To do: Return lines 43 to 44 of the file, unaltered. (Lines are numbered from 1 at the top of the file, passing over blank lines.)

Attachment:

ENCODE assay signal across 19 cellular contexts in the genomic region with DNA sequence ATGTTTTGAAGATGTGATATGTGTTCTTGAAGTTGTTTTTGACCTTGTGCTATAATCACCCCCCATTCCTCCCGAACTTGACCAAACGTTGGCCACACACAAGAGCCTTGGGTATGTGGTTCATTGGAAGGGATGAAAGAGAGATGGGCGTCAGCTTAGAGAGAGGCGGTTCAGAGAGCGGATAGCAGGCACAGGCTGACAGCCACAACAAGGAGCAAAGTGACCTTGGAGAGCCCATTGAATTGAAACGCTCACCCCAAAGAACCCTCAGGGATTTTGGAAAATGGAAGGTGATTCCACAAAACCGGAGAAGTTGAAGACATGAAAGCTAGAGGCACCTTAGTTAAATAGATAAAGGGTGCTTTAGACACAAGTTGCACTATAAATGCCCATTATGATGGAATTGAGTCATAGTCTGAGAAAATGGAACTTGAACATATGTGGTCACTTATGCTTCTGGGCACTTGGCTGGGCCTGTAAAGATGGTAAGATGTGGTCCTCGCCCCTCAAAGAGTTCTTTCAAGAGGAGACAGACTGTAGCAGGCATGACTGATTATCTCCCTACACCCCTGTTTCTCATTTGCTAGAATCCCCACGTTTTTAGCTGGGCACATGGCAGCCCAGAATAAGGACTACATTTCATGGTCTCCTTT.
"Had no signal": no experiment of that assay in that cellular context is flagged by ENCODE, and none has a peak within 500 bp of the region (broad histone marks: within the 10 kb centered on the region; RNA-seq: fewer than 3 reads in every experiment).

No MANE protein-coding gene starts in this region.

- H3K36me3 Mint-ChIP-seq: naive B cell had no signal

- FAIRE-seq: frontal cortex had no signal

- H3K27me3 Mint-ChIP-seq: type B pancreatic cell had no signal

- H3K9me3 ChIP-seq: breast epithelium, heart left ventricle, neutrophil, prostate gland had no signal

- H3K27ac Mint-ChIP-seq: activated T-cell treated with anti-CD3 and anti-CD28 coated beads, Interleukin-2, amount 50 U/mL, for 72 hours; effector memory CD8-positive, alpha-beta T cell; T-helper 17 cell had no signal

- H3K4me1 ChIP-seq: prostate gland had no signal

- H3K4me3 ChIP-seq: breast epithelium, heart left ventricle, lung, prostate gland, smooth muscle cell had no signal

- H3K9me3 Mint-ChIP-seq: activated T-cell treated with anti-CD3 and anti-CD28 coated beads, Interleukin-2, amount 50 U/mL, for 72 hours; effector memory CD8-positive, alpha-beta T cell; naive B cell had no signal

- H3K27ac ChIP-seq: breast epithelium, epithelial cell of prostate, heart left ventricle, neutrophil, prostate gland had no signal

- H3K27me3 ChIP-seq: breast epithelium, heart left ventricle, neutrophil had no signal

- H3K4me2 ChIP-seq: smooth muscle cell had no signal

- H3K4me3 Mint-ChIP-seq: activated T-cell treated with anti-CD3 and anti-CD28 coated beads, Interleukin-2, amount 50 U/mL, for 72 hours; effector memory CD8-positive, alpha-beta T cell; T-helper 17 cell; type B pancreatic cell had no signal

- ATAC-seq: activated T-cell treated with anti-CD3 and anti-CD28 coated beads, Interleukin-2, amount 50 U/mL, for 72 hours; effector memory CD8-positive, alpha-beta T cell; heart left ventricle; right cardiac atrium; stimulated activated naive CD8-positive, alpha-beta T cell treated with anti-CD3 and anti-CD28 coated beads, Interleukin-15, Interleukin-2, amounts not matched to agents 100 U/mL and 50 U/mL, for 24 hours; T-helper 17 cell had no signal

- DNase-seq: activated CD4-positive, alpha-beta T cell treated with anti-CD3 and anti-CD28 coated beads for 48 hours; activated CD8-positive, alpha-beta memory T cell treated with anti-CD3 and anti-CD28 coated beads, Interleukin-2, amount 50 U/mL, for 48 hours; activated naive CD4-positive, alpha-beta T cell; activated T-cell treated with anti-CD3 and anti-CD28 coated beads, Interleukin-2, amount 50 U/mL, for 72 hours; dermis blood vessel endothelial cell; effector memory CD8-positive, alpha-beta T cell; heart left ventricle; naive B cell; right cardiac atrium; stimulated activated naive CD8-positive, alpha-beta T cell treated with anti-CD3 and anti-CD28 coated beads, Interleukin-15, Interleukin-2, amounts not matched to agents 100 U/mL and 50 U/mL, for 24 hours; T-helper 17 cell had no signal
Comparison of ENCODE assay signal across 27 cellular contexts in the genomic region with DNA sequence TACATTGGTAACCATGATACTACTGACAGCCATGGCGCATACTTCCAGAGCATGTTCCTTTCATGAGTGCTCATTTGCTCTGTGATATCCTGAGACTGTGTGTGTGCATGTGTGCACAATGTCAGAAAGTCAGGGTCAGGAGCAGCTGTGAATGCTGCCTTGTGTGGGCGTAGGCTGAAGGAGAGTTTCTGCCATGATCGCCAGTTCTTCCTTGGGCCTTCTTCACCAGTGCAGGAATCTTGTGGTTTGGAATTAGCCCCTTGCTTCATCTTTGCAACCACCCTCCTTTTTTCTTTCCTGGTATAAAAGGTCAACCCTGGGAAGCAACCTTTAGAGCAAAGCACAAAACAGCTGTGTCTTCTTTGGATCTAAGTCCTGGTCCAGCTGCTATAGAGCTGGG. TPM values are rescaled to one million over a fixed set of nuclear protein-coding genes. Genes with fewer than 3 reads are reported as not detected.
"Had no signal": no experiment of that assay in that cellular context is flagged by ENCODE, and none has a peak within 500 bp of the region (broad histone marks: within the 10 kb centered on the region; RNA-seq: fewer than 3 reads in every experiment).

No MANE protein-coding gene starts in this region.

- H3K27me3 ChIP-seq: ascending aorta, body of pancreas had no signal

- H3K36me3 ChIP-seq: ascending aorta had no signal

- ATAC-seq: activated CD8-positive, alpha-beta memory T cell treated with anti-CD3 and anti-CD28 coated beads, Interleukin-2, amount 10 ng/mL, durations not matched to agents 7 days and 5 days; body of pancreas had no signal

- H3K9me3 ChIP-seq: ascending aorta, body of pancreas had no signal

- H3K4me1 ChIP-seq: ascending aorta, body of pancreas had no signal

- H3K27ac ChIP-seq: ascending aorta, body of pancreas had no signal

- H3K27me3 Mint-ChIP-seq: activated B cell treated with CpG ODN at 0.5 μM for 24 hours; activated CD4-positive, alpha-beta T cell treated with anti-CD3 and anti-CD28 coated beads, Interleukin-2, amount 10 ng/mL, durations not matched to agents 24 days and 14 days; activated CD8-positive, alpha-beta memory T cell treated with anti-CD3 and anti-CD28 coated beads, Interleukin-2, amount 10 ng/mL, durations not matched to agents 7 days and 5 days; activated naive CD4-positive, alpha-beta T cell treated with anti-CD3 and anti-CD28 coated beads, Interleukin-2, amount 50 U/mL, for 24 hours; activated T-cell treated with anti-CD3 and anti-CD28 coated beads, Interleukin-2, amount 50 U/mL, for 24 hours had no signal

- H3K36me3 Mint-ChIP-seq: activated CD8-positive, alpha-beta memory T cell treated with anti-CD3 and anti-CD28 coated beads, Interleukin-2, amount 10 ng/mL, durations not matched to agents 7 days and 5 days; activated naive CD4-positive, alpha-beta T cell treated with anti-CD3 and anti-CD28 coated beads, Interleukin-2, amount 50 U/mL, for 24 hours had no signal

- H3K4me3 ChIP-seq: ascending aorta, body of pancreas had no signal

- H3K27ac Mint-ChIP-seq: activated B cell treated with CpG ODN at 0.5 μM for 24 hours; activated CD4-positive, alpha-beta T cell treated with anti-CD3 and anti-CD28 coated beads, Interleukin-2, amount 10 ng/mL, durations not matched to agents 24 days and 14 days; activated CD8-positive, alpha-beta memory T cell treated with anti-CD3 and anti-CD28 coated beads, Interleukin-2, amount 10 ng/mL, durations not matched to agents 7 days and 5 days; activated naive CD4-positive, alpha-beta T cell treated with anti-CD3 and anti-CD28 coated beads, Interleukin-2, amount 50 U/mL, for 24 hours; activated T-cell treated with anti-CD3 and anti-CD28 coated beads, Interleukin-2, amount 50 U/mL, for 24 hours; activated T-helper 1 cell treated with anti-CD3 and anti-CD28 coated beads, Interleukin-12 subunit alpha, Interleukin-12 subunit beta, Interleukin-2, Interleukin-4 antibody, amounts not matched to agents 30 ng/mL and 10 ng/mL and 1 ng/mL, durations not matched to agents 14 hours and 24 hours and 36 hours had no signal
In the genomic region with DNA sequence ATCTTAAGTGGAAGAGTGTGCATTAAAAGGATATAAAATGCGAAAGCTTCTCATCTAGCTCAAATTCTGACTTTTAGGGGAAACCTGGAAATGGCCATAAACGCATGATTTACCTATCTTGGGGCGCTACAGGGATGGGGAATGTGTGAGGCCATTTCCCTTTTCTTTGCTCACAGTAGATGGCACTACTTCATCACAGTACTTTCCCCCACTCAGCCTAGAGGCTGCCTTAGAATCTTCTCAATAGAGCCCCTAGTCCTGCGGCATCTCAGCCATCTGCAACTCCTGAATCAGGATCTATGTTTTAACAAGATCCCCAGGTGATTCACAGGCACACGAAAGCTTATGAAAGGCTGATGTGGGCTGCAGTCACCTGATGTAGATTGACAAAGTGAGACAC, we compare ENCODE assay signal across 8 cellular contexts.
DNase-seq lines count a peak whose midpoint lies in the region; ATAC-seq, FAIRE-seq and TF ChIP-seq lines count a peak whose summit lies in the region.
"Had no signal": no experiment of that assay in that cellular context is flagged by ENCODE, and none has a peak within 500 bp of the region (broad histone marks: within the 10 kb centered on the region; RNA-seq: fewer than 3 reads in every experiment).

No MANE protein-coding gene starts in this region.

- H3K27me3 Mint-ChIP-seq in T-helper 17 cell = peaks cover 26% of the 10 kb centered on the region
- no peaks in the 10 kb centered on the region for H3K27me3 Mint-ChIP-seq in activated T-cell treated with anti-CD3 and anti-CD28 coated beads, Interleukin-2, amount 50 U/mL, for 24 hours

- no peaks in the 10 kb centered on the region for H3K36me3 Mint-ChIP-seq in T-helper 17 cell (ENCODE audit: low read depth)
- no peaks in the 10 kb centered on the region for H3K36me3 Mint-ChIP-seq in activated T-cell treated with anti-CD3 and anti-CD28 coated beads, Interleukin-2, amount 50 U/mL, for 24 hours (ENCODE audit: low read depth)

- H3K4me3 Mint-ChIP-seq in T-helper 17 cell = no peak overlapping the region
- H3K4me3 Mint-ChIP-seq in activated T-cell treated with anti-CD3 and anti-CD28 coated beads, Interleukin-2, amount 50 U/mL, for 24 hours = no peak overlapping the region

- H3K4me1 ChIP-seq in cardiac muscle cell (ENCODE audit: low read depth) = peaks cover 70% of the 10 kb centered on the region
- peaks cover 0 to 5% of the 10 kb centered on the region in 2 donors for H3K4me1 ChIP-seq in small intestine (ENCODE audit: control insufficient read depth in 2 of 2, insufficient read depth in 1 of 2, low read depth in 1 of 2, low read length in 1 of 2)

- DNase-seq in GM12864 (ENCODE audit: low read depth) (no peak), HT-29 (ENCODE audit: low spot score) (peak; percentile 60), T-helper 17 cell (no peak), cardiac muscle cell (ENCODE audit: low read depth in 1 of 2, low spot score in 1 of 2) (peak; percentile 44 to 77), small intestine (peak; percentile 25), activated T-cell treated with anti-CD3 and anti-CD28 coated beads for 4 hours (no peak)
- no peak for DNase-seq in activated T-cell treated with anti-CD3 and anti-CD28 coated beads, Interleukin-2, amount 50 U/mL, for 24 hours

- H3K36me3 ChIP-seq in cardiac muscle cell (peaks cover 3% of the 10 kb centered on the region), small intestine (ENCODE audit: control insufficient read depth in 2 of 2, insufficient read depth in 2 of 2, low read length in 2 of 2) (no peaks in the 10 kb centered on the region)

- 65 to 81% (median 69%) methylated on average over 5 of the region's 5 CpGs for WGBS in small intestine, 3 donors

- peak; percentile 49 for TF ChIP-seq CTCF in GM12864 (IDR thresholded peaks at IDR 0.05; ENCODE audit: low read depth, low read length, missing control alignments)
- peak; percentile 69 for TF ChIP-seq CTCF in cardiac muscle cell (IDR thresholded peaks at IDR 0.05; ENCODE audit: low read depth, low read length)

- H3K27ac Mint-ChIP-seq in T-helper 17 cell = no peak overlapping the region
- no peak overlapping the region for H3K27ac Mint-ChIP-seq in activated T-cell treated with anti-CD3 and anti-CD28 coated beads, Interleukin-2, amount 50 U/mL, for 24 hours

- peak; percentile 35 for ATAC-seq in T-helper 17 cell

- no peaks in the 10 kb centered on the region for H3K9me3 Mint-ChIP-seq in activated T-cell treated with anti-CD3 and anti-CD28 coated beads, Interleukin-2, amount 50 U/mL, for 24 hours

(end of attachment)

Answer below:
- DNase-seq in GM12864 (ENCODE audit: low read depth) (no peak), HT-29 (ENCODE audit: low spot score) (peak; percentile 60), T-helper 17 cell (no peak), cardiac muscle cell (ENCODE audit: low read depth in 1 of 2, low spot score in 1 of 2) (peak; percentile 44 to 77), small intestine (peak; percentile 25), activated T-cell treated with anti-CD3 and anti-CD28 coated beads for 4 hours (no peak)
- no peak for DNase-seq in activated T-cell treated with anti-CD3 and anti-CD28 coated beads, Interleukin-2, amount 50 U/mL, for 24 hours